When I finally arrived at my recommended lodgings in Giza, I was offered a premier room on the roof of Sphinx Guesthouse. Gouda Fayed the kindly and welcoming owner made me feel immediately at home and cared for. Gouda grew up in Nazlat al Salman, a small hamlet next the Sphinx and his modest guesthouse had hosted the author Robert Bauval and famous celebrities like Shirley MacLaine.
Gouda's brother, Ahmed was an acclaimed tour guide, and, according to an old website I found, '[Ahmed] was the personal guide to well known individuals, some of these noted personalities are; Henry Kissinger, Elizabeth Taylor, Princess Diana, Leo Buscaglia, Pat Robertson, The Grateful Dead, Mrs. Jahan Sadat, Shirley MacLaine, Sally Jessy Raphael and Ken Kesey.' It's no surprise then that I should stay with Gouda for this particular event.
The views from my room on the roof were nothing short of spectacular, with a 180 degree panorama of the Giza plateau. In the evenings I sat under the stars and watched the Pyramids by Night light show - you couldn't not see it from my vantage point, and I awoke to some of
the most serene and beautiful sunrises before all the tourists arrived. The issue with my ear did distract me from being 'in the moment', and yet in the recesses of my mind I know that this experience was truly extraordinary.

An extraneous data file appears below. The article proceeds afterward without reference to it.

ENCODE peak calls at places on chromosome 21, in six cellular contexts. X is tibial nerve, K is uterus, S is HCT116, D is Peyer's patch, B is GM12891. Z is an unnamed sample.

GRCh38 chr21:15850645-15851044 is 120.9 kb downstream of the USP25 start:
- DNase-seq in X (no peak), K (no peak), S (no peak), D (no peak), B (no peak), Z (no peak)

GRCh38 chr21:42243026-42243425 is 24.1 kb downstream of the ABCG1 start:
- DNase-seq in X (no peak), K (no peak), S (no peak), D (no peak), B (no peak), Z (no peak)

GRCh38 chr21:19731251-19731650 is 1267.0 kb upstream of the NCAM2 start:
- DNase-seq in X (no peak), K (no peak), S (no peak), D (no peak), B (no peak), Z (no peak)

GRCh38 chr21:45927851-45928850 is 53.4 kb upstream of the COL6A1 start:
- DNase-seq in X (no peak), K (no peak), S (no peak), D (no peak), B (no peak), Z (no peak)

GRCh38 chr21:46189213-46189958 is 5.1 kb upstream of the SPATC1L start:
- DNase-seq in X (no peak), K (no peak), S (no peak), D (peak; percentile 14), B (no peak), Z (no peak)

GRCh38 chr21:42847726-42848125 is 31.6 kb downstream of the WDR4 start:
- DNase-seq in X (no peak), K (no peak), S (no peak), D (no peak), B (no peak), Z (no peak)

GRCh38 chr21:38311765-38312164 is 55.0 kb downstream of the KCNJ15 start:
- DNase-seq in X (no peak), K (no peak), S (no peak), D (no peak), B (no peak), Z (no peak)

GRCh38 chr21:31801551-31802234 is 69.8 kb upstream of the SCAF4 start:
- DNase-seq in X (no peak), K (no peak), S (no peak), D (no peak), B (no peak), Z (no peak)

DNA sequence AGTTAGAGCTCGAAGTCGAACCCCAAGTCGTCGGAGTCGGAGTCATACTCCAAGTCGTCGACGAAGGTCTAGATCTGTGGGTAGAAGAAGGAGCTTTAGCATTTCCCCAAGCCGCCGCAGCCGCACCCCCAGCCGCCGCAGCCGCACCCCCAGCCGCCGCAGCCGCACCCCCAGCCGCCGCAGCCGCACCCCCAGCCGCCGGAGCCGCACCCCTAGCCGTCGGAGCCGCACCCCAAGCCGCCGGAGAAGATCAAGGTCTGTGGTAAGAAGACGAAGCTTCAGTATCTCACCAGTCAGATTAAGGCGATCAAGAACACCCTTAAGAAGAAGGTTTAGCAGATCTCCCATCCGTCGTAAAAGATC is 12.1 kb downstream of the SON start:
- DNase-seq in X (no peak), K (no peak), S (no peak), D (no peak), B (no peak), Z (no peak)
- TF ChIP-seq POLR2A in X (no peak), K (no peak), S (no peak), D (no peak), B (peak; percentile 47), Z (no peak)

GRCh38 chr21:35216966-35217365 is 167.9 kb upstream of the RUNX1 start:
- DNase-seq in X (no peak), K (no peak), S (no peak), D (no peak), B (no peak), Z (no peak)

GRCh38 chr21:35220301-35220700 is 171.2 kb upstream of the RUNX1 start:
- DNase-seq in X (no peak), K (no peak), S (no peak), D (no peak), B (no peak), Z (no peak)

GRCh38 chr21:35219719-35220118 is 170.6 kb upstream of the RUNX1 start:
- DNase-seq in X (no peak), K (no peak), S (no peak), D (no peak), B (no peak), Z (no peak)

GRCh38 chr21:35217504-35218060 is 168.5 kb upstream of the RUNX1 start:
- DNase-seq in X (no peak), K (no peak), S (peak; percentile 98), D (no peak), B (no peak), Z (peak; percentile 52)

The day before the 'great alignment' I had arranged a tour to Abu Ghurab near Abusir with the express intention of meditating at the site, and I specifically wanted to go by horseback. My friend had described to me his own experience at Abu Gurab and I didn't really know what I would find or what to expect. In retrospect, a jeep may have been more comfortable but not nearly as nostalgic (or memorable).
I was greeted by a beautifully misty morning when I put my head outside the doorway and looked in awe at the pyramids. It's a view that you almost have to keep pinching yourself for - am I really here looking across at these marvellous structures? How is it possible that I am paying so little and staying somewhere so unique? The Sphinx Guesthouse has been renovated in recent years and is still modestly priced for such charm.
My guide and I left early before the heat of the day rose above the desert.
As I reflect back on that day, I distinctly remember my discomfort at exploring the metaphysical side of this ancient place. My guide was very knowledgable and sensitive to the tourists he took to the ancient sites and appeared more at home with my desire to meditate than I was.
I feel that my discomfort was influenced by the spiritual broo-haha that had ignited around the 11/11/11 date and I felt self conscious riding a horse out to an ancient complex when perhaps I felt I should be doing something other than meditating At this distant, slightly neglected place. I wonder how many of us have felt trapped by our 'shoulds' and missed the opportunity to 'be in the moment'?